Genocide memorial Centres Rwanda.
In 1994 Rwanda was face with a genocide which was a civil war against the Tutsi’s by the Hutu. The genocide started on 7th April and ended in Mid July spanning for 100 days. In this civil unrest many people mostly the Tutsi’s lost their lives. It was after Kagame took control fof the country that the civil war stopped. Asa way of leaning from the past and never to repeat this a number of genocide memorial centres were created, and these also acted as burial grounds of the remains of those fallen during the genocide. Every yeah in April the country lights a lantern as a way to remember the fallen victims. These genocide memorial centres are open to the public. Below is a list of some of the genocide memorials centres open to visitors;
Kigali genocide memorial.
This is an international centre located in Rwanda’s capital Kigali with 3 permanent exhibitions and the biggest being the one with the 1994 genocide information.The Kigali City Council began to construct the shell of a building in 2000 that later became the Memorial Centre. Kigali city toucnil worked in collaboration with Aegis Trust based in UK.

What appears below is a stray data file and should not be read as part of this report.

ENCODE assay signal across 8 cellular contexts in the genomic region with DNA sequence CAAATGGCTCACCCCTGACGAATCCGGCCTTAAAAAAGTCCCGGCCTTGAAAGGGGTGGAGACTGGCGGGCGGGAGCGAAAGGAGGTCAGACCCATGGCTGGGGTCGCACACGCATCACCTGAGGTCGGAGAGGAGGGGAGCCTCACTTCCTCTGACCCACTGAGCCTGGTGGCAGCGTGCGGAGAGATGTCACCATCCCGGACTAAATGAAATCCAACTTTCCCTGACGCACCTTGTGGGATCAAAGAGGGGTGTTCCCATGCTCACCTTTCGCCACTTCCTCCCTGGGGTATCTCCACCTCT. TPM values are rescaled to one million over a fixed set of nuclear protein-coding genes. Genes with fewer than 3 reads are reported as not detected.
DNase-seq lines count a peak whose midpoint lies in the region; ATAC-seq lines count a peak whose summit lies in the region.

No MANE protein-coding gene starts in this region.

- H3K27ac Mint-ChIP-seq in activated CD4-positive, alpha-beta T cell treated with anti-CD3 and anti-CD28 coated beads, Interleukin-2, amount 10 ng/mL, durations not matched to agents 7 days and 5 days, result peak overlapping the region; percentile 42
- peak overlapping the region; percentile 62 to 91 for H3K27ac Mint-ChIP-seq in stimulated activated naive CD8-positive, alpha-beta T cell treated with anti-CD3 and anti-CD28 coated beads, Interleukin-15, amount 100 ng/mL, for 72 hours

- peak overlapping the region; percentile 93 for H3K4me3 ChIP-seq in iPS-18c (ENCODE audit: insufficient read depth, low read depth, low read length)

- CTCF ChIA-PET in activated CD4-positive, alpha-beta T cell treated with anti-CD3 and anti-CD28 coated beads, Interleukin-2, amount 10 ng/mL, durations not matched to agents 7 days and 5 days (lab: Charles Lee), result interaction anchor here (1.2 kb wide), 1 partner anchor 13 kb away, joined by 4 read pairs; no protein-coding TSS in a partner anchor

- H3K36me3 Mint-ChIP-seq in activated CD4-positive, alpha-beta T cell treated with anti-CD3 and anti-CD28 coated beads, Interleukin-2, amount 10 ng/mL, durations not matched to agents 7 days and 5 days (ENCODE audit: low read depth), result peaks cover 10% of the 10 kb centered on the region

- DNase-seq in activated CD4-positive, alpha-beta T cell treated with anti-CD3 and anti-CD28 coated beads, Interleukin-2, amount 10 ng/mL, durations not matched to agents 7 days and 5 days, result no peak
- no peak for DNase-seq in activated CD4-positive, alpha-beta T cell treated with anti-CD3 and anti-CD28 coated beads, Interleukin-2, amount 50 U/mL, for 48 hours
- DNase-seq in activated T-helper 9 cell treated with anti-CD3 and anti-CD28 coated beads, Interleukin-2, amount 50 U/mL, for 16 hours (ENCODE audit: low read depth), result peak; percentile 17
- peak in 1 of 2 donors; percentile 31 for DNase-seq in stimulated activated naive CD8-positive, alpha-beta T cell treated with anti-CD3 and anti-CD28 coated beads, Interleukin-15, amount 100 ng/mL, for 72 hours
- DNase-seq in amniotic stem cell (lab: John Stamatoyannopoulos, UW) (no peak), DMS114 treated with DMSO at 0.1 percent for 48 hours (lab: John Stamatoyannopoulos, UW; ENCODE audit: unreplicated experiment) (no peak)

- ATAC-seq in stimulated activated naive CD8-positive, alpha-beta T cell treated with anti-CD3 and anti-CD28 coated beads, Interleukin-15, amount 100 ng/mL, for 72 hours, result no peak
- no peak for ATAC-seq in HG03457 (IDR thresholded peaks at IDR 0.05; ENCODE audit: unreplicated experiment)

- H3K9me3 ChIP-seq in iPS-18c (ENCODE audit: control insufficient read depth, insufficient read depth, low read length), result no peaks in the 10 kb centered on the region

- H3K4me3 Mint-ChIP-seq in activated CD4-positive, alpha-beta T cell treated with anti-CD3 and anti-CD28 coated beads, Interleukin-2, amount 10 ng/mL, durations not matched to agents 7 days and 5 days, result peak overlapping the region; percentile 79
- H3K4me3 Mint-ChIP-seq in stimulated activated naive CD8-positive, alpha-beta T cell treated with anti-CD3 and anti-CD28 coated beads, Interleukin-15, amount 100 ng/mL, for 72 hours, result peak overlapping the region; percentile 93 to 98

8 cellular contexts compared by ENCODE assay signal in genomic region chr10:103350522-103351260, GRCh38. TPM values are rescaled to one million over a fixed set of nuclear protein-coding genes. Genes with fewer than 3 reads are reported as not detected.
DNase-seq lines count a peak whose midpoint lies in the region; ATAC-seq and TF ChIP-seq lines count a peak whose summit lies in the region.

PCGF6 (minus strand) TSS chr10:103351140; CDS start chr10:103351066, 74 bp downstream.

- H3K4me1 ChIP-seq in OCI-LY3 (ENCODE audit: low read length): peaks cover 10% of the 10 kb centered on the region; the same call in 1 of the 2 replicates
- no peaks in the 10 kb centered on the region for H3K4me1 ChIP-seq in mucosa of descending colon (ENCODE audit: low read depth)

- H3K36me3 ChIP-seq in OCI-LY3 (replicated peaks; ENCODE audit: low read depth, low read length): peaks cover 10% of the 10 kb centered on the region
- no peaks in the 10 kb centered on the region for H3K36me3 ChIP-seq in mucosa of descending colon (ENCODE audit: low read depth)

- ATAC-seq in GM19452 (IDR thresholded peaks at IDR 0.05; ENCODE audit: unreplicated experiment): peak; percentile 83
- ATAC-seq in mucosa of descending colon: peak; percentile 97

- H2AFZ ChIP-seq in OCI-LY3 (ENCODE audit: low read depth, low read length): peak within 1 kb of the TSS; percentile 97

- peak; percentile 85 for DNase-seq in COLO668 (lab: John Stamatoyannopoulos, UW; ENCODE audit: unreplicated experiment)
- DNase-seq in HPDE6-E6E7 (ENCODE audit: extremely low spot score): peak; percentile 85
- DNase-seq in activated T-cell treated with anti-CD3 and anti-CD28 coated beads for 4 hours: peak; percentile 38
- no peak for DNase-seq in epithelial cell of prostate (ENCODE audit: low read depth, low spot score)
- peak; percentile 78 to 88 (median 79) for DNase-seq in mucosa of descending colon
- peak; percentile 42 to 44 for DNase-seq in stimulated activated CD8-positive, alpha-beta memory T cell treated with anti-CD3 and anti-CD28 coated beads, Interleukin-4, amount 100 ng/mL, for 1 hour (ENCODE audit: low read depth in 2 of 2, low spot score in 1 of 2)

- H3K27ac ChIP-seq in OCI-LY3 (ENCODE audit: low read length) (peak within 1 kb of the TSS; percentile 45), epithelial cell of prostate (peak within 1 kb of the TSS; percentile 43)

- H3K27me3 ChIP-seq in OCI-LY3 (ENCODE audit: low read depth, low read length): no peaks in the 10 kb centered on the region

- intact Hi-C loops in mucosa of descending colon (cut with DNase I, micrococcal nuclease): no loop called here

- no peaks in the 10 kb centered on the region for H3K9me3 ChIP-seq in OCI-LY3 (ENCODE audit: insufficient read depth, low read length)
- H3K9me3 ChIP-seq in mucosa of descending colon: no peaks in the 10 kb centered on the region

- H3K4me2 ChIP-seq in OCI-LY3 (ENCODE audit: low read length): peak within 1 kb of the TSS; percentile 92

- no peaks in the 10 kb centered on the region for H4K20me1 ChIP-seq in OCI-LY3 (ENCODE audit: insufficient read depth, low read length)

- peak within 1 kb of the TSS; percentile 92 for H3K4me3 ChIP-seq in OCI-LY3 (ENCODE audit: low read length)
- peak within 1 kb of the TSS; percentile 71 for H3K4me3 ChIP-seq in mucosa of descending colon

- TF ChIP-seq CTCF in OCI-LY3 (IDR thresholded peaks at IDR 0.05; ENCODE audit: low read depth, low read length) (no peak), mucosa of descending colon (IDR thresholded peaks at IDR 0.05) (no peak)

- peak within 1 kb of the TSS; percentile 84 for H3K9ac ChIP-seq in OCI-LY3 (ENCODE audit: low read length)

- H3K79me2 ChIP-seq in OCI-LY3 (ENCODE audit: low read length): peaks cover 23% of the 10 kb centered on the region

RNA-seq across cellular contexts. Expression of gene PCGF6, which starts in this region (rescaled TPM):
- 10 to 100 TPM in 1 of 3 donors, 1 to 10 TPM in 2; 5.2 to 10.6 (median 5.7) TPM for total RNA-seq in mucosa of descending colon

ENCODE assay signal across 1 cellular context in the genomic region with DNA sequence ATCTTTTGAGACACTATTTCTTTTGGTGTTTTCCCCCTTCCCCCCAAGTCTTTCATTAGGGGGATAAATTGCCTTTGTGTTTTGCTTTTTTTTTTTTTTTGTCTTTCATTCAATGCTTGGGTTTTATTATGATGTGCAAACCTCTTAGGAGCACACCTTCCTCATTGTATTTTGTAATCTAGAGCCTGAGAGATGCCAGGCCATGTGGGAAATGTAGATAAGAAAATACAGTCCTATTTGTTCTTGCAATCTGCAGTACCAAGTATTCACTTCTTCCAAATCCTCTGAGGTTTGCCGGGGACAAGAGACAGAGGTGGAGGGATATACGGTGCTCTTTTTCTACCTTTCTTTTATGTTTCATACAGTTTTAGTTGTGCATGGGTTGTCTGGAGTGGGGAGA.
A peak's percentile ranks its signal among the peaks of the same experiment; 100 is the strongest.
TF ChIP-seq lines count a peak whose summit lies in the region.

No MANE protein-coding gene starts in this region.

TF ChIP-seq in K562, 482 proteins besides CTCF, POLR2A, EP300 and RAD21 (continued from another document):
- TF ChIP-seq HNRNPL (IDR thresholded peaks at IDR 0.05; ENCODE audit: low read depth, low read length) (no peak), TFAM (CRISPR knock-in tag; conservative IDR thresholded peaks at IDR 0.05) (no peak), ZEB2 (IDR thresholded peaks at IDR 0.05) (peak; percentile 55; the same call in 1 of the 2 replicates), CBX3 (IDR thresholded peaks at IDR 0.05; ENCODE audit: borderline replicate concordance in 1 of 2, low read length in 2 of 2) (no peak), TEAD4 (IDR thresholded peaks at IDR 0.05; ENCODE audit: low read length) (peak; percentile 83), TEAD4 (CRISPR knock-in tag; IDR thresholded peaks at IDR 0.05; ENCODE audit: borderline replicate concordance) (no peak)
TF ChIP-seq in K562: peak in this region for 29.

Today, there are over 7000 people that visit the centre just to read about the genocide and also see the different exhibits about the genocide. There are oral testimonies collected from different Kigali city quarters, documents, publications, human bones and skulls that have been treated for conservation and weapons used during the genocide like machetes, clubs, swords, etc. Kigali Genocide Memorial also contains objects like rosaries, photographs, identity cards, shoes, clothes and pipes abandoned by victims.
Kigali Genocide memorial centre is the best known and most visited memorial site in Rwanda. This is because it is accessible from the capital Kigali and Kigali international airport.
Gisozi genocide memorial Centre
This genocide is the same Kigali Memorial Centre at Gisozi. It was officially opened on the 10th Anniversary of the Rwandan Genocide that was in April 2004 and its creation was funded by a number of donors from different corners of the world.